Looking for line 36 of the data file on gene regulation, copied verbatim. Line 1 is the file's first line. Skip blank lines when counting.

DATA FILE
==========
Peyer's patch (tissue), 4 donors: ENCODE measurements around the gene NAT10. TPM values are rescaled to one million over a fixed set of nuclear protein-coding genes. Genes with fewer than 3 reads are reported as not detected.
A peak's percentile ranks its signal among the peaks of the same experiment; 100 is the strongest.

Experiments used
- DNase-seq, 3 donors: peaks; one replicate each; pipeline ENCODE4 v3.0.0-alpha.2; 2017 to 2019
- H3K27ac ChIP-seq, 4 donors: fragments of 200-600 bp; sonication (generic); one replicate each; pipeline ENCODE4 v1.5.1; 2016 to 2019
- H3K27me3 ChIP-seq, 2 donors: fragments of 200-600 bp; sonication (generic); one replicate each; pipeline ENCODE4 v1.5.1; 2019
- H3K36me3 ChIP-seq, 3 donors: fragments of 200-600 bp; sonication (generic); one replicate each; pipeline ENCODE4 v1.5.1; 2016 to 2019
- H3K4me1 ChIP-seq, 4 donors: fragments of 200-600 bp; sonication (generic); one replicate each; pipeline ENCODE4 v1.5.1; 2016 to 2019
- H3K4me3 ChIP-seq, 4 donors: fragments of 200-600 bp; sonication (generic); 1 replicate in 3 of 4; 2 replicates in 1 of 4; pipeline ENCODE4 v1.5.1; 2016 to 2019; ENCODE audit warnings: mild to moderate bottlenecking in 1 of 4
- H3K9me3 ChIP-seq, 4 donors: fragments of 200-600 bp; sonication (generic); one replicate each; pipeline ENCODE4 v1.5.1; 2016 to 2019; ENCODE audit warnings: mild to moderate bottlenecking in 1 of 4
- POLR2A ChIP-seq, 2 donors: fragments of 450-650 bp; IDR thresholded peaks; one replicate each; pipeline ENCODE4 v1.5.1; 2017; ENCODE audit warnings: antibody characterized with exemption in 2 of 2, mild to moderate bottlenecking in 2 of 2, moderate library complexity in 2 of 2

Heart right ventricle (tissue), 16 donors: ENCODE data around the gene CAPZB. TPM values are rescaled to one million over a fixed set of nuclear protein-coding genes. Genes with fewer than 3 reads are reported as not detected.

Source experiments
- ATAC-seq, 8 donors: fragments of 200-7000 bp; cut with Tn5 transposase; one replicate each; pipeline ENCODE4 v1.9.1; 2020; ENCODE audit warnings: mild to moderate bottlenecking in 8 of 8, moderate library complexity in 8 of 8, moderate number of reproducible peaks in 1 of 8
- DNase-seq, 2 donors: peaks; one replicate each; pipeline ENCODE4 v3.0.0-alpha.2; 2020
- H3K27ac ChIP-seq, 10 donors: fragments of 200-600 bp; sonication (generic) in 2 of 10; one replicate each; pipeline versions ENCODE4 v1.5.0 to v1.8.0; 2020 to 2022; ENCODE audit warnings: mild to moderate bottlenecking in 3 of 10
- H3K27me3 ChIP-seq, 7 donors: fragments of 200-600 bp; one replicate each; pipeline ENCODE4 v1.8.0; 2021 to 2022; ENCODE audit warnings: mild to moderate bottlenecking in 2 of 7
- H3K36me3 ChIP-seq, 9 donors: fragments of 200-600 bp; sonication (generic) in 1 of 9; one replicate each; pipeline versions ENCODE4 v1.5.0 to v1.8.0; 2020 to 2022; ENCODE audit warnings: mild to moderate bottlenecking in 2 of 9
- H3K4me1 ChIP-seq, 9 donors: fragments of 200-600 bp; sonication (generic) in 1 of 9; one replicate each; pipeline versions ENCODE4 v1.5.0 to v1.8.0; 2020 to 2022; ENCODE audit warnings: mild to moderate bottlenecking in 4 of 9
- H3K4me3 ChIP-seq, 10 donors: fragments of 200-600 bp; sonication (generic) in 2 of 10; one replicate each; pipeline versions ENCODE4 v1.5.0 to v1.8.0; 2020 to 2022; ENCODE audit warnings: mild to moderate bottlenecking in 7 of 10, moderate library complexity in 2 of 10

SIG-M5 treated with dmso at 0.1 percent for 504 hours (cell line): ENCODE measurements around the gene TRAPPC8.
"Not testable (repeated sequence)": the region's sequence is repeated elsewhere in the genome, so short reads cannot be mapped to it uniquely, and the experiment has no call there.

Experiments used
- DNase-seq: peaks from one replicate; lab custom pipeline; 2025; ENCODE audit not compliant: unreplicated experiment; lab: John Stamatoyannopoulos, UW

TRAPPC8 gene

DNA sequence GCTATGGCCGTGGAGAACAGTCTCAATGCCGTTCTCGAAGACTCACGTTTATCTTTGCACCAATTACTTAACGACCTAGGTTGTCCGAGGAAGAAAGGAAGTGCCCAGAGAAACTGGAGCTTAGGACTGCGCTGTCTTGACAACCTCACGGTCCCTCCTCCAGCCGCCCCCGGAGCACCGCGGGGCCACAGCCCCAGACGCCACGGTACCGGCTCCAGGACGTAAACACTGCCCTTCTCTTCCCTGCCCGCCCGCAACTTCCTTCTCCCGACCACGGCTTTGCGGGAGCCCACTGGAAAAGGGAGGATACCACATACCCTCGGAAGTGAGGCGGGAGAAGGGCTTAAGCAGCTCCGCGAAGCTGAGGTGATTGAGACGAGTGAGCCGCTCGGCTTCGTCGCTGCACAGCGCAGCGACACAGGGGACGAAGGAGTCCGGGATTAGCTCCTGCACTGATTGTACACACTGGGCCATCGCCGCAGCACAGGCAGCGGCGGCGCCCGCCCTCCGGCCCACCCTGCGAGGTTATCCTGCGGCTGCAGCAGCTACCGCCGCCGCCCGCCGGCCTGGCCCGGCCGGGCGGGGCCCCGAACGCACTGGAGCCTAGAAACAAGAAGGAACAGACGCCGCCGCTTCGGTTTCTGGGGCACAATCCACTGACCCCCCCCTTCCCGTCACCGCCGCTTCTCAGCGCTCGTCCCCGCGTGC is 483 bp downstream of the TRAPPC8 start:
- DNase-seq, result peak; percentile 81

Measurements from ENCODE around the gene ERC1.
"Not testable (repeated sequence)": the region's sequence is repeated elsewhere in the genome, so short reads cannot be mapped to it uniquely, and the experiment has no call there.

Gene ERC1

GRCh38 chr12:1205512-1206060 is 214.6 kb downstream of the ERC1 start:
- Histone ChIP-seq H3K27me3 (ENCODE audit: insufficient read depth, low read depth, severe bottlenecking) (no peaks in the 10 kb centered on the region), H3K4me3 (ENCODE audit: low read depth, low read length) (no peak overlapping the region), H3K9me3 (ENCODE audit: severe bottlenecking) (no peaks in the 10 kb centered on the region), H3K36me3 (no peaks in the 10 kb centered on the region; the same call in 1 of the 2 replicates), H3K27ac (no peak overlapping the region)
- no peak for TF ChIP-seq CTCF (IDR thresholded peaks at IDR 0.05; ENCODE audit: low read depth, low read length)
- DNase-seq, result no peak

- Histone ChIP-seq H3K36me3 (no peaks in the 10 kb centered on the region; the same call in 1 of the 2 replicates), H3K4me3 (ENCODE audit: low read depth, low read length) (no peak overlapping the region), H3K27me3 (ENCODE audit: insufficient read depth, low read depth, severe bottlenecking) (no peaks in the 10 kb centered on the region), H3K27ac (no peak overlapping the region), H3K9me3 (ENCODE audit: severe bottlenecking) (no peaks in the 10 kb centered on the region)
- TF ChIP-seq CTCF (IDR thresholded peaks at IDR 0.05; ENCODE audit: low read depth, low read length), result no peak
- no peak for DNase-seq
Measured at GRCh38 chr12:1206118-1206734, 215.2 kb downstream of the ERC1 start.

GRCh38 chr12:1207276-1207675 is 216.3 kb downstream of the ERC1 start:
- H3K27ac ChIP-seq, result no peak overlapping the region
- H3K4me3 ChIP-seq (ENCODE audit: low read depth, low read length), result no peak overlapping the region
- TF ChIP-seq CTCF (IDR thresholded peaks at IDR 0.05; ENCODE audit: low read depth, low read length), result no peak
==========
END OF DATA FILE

- TF ChIP-seq CTCF (IDR thresholded peaks at IDR 0.05; ENCODE audit: low read depth, low read length), result no peak